The Selling of Stan

The remains of a tyrannosaurus rex, famously nicknamed "Stan" after being excavated by the commercial fossil outfit Black Hills Institute in 1992, has been sold for US$ 31.8 million. Stan went for more than twice the adjusted value of Sue, the most complete T. rex yet found, which sold for over $8.3 million in 1997. Stan's buyer has not been announced.

While Sue ended up in a museum, no one knows where Stan is going -- the lessons he can teach scientists might disappear forever into a private owner's collection. Paleontologists are concerned that Stan is just the most prominent example of a recent trend for fossils going to auction houses instead of scientists. In addition, the simple idea that one can sell such fossils is concerning. Fossils may be morphing from priceless scientific artifacts to tradeable commodities.

Grant was an Anti-Semite

During the American Civil War, Ulysses S. Grant expelled all Jews from the military district he had control over. He wanted to end illegal smuggling and trading of Southern cotton. Such trading, Grant thought -- without any evidence -- was completely controlled by Jews. Get rid of Jews, get rid of the problem. So in 1863 he issues General Order no. 11: Grant required that all the Jews in Kentucky, Mississippi, and Tennessee, be rounded up and forced to walk to another district. President Abraham Lincoln countermanded the General Order on January 4, 1863.

Brazil's superstar soccer player in the late 1950s, Garrincha, helped lead his team to the 1958 World Cup trophy. But when Brazil beat Sweden 2-1 in the final game to win the cup, Garrincha did not celebrate. He had been under the impression that the World Cup was a round robin with Brazil playing all other teams twice. Garrincha helped his team score its two world-cup-winning goals (including scoring one goal himself) without realizing the game's importance.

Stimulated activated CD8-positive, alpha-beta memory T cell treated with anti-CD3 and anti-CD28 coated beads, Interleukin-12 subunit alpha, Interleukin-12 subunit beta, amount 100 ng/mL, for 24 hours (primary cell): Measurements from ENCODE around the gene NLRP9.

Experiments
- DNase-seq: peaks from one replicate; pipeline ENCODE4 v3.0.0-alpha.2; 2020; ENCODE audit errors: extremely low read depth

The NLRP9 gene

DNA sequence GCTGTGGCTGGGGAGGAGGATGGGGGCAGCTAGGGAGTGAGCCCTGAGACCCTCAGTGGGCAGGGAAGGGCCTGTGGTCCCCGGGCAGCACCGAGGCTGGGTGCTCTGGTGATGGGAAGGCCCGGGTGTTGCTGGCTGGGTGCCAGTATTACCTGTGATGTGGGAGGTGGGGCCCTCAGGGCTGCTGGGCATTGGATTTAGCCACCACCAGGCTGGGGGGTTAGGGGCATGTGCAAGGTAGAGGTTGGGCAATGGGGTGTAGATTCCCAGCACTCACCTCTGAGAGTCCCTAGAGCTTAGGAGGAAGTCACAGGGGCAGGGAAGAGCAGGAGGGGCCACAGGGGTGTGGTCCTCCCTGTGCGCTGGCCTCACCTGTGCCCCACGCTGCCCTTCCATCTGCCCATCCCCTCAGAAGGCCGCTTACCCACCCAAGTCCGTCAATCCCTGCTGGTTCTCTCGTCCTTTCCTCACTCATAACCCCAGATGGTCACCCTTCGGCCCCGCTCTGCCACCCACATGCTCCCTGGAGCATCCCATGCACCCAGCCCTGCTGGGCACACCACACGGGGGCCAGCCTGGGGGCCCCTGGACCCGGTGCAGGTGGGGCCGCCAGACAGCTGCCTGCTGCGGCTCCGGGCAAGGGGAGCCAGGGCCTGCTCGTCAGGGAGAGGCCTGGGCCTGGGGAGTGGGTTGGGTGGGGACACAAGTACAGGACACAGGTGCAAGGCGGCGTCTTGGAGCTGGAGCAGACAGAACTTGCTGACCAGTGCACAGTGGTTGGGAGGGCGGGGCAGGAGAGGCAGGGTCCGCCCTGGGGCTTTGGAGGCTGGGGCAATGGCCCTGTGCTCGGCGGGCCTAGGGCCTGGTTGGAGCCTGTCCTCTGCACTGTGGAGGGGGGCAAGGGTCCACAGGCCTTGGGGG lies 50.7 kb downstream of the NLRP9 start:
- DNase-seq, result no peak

Ancient DNA Suggests Little Ancient Andean Migration

A recent study of ancient human DNA in the Andes of South America looked at DNA samples from 22 sites, dating between 7,000 BCE to 1500 CE. They found an unusual trend: except in the large urban centers, the genetic profile of Andean people remained the same over 2,000 years.

Somewhat surprising given the various cultures and empires that rose and fell over the time period studies. This is the region that saw the Chavin (900 - 200 BCE), then Moche (00s - 600s CE), Nazca (100 BCE - 800 CE) Tiwanaku and Wari (till 1000s CE), Chimu (900 - 1470 CE), and finally the most famous Inca (1400s - 1500s CE). The changing political and cultural forces did not seem to impact people's DNA, however.

Iroquois Woodland Village Excavated in Canada